I'm a bit perplexed that eBay has auctions that have a fixed time ending, and so winners are often determined by who can 'snipe' the auction, by putting in the winning bid at the last possible microsecond.
Often specialised software is used to achieve this.
An alternative system, like New Zealand's Trade Me auction site uses, is that the auction is auto-extended by two minutes, if a bid is put within the last two minutes of the auction.
What this means in practise (from what I've seen in auctions I've particpated in) is that an auction might be extended by 10-30 minutes due to 'last minute' bids between two or more bidders.
Now, it should be noted that the auto-extending dynamic doesn't completely negate the sniping dynamic. For example if Bob sees that Alice has put a bid on a item for \$1000, which is due to close in two days, and Bob is willing to spend \$2000 on that item, it still makes sense for Bob to hold off bidding on the auction until closing time. Alice may not be paying attention\be at her computer (though trade me allows auto-bids) at closing time, and by bidding at the last minute, he reduces the window in which she can outbid him.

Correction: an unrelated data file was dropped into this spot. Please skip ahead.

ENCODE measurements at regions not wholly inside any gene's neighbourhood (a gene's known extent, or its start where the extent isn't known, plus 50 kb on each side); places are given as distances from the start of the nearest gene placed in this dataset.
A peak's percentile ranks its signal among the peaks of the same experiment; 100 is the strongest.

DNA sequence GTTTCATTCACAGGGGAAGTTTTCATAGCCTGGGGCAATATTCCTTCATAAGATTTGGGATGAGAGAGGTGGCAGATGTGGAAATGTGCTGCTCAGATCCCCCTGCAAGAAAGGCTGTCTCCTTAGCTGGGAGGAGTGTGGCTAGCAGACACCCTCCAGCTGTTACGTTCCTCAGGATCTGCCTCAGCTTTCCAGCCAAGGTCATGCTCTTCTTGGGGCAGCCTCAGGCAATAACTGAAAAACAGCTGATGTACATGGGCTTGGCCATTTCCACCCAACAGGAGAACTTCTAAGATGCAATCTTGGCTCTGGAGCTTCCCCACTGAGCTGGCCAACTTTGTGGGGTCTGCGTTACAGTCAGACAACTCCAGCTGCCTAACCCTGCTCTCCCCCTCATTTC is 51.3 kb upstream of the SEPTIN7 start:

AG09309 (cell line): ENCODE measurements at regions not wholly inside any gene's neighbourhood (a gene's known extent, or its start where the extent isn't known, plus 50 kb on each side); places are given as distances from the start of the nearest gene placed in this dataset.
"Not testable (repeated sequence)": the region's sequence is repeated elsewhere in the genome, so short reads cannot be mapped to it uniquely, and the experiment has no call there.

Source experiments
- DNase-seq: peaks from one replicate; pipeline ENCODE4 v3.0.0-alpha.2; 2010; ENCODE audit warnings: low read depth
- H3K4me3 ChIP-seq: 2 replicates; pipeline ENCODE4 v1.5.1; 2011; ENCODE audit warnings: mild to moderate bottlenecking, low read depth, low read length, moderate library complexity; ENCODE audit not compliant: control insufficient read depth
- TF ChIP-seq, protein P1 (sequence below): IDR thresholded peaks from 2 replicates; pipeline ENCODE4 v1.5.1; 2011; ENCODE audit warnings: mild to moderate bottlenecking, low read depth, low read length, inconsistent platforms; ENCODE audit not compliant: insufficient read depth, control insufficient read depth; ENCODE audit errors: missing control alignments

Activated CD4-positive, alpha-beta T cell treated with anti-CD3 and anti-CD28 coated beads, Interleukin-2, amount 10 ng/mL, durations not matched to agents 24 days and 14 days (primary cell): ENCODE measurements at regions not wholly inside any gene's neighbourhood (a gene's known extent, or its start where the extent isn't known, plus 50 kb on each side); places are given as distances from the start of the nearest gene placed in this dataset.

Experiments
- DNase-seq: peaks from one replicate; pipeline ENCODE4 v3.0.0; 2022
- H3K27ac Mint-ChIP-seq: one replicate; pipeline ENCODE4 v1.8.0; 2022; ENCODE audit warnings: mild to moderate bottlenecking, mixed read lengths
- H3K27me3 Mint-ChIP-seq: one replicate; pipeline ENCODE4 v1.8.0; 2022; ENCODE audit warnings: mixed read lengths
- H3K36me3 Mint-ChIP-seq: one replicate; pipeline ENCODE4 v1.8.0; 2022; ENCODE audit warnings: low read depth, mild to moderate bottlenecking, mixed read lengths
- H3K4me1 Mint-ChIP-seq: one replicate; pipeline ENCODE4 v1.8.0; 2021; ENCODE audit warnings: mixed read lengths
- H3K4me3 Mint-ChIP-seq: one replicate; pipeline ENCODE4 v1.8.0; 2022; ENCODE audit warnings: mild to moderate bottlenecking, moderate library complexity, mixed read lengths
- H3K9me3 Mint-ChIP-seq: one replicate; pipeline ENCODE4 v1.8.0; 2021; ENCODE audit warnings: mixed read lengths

This auto-extending system seems like it evaluates the market value more genuinely than the sniping system.
Ebay is surely aware of this dynamic, and it must be a conscious decision to keep the sniping-allowed system.
My hypothesis is that systems that allow sniping encourage higher selling prices, as bidders pre-emptively increase their bids as to stay out of the sniper's willing-to-bid range.